Like it or not, students accused of assault have rights
University administrators who can’t bear the thought of heeding Education Secretary Betsy DeVos on campus sexual assault may be more swayed by a recent Appeals Court decision. At least they should be. Late last month, DeVos officially rescinded the troublesome Obamaera guidance that stripped due process and fairness from campus assault proceedings, giving accused students little recourse to defend themselves. The Obama administration used Title IX, the law prohibiting sex discrimination in schools, as its tool.
DeVos is now beginning to create a new framework, following a period of public comment. In the meantime, she has encouraged universities to re-evaluate their standards for determining guilt and ensure all students are given a fair hearing.
A few days after that announcement, the 6th U.S. Circuit Court of Appeals issued an opinion that could have a wide impact on universities, and upholds DeVos’ concerns. Michigan is directly affected, since the state is in the court’s jurisdiction. The case is a great example of why the status quo isn’t working.
In 2015, two students (John Doe and Jane Roe in the court records) at the University of Cincinnati met through Tinder and had sex at the male student’s apartment. He thought it was consensual. She didn’t and three weeks later she complained to the school’s Title IX office.
The court stated there was no physical evidence to support either claim, meaning this was a he said/she said scenario.
The university held a disciplinary hearing “after considerable delay,” according to the opinion. The accuser didn’t even bother to show up to the hearing yet the university still found Doe responsible for sexually assaulting Roe. Officials suspended him for two years, reducing it to one year after an administrative appeal.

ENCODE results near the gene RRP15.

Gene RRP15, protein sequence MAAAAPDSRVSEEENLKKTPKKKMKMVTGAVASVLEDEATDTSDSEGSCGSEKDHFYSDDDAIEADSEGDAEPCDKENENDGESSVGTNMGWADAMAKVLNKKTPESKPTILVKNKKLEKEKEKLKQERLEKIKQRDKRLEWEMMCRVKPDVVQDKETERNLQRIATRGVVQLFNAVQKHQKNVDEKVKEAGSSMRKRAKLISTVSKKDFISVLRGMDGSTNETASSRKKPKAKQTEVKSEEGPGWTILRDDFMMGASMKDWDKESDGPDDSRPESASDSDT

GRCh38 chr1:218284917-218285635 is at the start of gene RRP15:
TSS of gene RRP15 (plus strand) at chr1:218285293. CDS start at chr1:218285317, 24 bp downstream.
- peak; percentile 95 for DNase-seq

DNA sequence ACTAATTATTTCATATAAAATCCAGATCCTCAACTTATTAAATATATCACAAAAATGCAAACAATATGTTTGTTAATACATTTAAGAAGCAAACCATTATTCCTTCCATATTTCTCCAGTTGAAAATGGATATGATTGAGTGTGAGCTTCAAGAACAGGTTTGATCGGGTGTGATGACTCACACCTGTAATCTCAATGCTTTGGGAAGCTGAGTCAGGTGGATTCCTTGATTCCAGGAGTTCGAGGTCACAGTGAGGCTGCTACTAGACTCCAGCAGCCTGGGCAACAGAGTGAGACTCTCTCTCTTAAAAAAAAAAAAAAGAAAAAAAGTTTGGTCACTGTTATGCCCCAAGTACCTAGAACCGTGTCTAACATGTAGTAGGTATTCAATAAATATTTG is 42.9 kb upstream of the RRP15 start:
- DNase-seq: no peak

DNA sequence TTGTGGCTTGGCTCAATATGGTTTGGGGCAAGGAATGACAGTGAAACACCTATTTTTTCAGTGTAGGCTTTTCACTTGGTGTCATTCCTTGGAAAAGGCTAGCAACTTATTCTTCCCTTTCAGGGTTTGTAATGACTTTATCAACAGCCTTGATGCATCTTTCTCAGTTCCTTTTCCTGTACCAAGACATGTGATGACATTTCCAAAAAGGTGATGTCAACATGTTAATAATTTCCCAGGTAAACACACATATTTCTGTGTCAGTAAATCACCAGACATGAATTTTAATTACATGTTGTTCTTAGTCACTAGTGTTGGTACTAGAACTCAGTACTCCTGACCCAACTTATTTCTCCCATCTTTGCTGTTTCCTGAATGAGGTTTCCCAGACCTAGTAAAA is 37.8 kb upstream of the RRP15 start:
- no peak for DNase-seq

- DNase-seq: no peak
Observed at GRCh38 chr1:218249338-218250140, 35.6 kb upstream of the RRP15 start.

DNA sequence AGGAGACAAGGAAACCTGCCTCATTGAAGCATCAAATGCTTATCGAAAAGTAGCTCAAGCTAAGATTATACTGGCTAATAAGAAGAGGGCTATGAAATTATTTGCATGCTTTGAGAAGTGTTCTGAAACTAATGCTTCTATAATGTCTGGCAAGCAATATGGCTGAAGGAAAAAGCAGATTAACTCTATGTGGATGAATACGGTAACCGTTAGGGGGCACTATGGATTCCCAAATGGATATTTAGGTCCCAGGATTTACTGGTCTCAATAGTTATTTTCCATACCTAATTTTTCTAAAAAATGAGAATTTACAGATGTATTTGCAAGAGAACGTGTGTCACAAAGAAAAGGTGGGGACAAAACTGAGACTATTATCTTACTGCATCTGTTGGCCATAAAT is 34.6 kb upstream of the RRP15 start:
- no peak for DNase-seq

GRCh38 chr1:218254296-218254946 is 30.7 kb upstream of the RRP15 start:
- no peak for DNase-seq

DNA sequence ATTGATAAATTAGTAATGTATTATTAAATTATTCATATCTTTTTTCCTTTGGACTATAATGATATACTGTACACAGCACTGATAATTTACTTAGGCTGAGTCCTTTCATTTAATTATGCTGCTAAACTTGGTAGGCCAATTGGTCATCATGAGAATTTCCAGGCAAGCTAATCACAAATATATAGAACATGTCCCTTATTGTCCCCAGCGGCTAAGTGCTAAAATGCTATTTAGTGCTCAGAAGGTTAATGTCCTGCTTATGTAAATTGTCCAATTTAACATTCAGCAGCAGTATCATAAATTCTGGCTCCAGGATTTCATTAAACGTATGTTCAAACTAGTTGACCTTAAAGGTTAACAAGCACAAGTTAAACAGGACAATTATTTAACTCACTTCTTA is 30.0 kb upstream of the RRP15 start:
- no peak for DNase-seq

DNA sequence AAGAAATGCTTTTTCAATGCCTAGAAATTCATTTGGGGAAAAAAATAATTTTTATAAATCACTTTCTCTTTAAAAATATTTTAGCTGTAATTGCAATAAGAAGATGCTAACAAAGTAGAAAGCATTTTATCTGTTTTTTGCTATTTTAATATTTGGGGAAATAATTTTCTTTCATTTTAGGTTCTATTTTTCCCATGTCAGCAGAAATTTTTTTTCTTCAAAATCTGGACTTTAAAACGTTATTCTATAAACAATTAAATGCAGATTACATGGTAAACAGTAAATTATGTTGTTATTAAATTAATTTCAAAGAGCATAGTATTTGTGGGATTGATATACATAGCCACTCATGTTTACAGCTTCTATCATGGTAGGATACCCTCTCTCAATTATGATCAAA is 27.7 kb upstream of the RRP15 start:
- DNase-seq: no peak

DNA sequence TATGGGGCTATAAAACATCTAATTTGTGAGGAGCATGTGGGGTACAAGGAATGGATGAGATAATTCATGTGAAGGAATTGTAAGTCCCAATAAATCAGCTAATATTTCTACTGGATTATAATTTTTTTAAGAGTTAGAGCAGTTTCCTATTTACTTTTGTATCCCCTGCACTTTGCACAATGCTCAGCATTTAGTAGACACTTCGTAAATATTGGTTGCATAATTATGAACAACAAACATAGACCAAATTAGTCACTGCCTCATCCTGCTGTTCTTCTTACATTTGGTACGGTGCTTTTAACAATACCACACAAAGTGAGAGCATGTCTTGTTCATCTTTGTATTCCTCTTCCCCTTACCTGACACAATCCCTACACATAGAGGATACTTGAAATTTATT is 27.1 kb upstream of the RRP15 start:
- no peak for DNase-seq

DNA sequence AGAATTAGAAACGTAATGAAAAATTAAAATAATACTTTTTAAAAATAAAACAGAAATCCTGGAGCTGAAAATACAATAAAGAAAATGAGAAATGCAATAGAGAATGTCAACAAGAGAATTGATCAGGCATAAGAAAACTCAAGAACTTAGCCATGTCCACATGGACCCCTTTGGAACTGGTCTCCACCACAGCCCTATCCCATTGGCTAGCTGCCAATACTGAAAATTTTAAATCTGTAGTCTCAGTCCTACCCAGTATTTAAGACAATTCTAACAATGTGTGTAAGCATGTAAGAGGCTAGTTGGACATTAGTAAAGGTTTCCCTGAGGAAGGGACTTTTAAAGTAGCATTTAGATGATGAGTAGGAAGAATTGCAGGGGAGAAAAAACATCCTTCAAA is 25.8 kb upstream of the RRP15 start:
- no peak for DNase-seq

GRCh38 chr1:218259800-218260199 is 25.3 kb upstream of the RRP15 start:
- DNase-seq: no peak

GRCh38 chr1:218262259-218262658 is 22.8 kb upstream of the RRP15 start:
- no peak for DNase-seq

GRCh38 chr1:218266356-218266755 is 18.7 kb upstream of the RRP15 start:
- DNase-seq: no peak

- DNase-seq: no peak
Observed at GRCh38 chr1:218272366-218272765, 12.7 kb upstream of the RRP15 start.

The plaintiff sued the university, since he’d had no ability to confront his accuser and was denied his due process rights.
“The Due Process Clause guarantees fundamental fairness to state university students fac- ing long-term exclusion from the educational process. ...Defendants’ failure to provide any form of confrontation of the accuser made the proceeding against John Doe fundamentally unfair,” the panel wrote in their decision.
The court concluded, “while the public has a competing interest in the enforcement of Title IX, that interest can never override individual constitutional rights.” That’s exactly what DeVos has argued. David Nacht, a lawyer in Ann Arbor, has worked with many students at the University of Michigan accused of sexual misconduct and he’s seen first hand the system’s unfairness. I spoke with him two years ago about some of these cases, and his concerns with how the investigations take place.
Nacht believes the Appeals Court decision might be as important — if not more — than DeVos’ announcement. He sees it as pushing back against a growing cultural emphasis on victims’ rights and the constant drum beat that rape and assault are rampant on college campuses.
The frenzied push to fight assaults, along with threats from the Obama administration to strip federal funding if universities didn’t deal properly with accusations, has fashioned a system that, in trying to protect the rights of one group, denies the rights of others.
Many university officials have basically told DeVos to take a hike, and said they’d continue with current policies aligned with Obama’s directive. University of Michigan President Mark Schlissel told The Detroit News editorial board last month that his “commitment is the same as it was before.” But at least he can see both sides of this issue.
“The consequences are extreme for both parties,” Schlissel says. “It’s extreme for the survivors — imagine having to go to class with someone who assaulted you. And it can be life-altering for the respondents, if there’s a finding against them and they are forced to leave school or take time off. That’s at least a stigma if not worse that stays with them for their whole lives.”
And those high stakes are exactly why due process matters.